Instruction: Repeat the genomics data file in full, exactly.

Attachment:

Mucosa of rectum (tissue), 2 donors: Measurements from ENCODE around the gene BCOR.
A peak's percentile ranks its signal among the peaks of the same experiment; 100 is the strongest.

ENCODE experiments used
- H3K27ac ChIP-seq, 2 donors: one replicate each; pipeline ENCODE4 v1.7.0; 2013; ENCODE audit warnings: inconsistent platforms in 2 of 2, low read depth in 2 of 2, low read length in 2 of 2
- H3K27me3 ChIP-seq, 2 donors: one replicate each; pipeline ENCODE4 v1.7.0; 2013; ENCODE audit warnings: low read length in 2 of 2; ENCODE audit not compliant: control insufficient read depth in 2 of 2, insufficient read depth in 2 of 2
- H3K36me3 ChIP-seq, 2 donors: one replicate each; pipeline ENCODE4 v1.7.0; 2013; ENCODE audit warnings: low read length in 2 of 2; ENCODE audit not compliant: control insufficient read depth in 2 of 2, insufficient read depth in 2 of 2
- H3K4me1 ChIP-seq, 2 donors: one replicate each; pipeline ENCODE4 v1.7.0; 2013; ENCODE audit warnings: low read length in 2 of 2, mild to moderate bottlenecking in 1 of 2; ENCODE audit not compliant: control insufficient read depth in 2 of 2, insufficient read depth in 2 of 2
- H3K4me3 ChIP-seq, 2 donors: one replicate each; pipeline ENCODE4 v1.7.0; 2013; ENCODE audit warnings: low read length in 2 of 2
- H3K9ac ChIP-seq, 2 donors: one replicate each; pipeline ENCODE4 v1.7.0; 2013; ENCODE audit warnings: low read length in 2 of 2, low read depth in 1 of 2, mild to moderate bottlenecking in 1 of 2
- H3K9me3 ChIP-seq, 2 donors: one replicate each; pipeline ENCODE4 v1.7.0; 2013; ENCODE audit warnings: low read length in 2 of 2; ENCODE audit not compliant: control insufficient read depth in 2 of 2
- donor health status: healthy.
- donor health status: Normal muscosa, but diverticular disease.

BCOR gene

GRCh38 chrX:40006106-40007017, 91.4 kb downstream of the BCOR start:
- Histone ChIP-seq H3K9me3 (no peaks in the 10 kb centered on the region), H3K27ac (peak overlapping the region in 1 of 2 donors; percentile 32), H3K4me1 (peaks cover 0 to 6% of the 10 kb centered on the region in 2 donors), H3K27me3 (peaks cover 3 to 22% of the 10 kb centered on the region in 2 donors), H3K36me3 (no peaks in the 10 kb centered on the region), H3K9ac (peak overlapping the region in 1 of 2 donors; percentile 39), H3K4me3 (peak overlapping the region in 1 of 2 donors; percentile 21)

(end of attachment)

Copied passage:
Mucosa of rectum (tissue), 2 donors: Measurements from ENCODE around the gene BCOR.
A peak's percentile ranks its signal among the peaks of the same experiment; 100 is the strongest.

ENCODE experiments used
- H3K27ac ChIP-seq, 2 donors: one replicate each; pipeline ENCODE4 v1.7.0; 2013; ENCODE audit warnings: inconsistent platforms in 2 of 2, low read depth in 2 of 2, low read length in 2 of 2
- H3K27me3 ChIP-seq, 2 donors: one replicate each; pipeline ENCODE4 v1.7.0; 2013; ENCODE audit warnings: low read length in 2 of 2; ENCODE audit not compliant: control insufficient read depth in 2 of 2, insufficient read depth in 2 of 2
- H3K36me3 ChIP-seq, 2 donors: one replicate each; pipeline ENCODE4 v1.7.0; 2013; ENCODE audit warnings: low read length in 2 of 2; ENCODE audit not compliant: control insufficient read depth in 2 of 2, insufficient read depth in 2 of 2
- H3K4me1 ChIP-seq, 2 donors: one replicate each; pipeline ENCODE4 v1.7.0; 2013; ENCODE audit warnings: low read length in 2 of 2, mild to moderate bottlenecking in 1 of 2; ENCODE audit not compliant: control insufficient read depth in 2 of 2, insufficient read depth in 2 of 2
- H3K4me3 ChIP-seq, 2 donors: one replicate each; pipeline ENCODE4 v1.7.0; 2013; ENCODE audit warnings: low read length in 2 of 2
- H3K9ac ChIP-seq, 2 donors: one replicate each; pipeline ENCODE4 v1.7.0; 2013; ENCODE audit warnings: low read length in 2 of 2, low read depth in 1 of 2, mild to moderate bottlenecking in 1 of 2
- H3K9me3 ChIP-seq, 2 donors: one replicate each; pipeline ENCODE4 v1.7.0; 2013; ENCODE audit warnings: low read length in 2 of 2; ENCODE audit not compliant: control insufficient read depth in 2 of 2
- donor health status: healthy.
- donor health status: Normal muscosa, but diverticular disease.

BCOR gene

GRCh38 chrX:40006106-40007017, 91.4 kb downstream of the BCOR start:
- Histone ChIP-seq H3K9me3 (no peaks in the 10 kb centered on the region), H3K27ac (peak overlapping the region in 1 of 2 donors; percentile 32), H3K4me1 (peaks cover 0 to 6% of the 10 kb centered on the region in 2 donors), H3K27me3 (peaks cover 3 to 22% of the 10 kb centered on the region in 2 donors), H3K36me3 (no peaks in the 10 kb centered on the region), H3K9ac (peak overlapping the region in 1 of 2 donors; percentile 39), H3K4me3 (peak overlapping the region in 1 of 2 donors; percentile 21)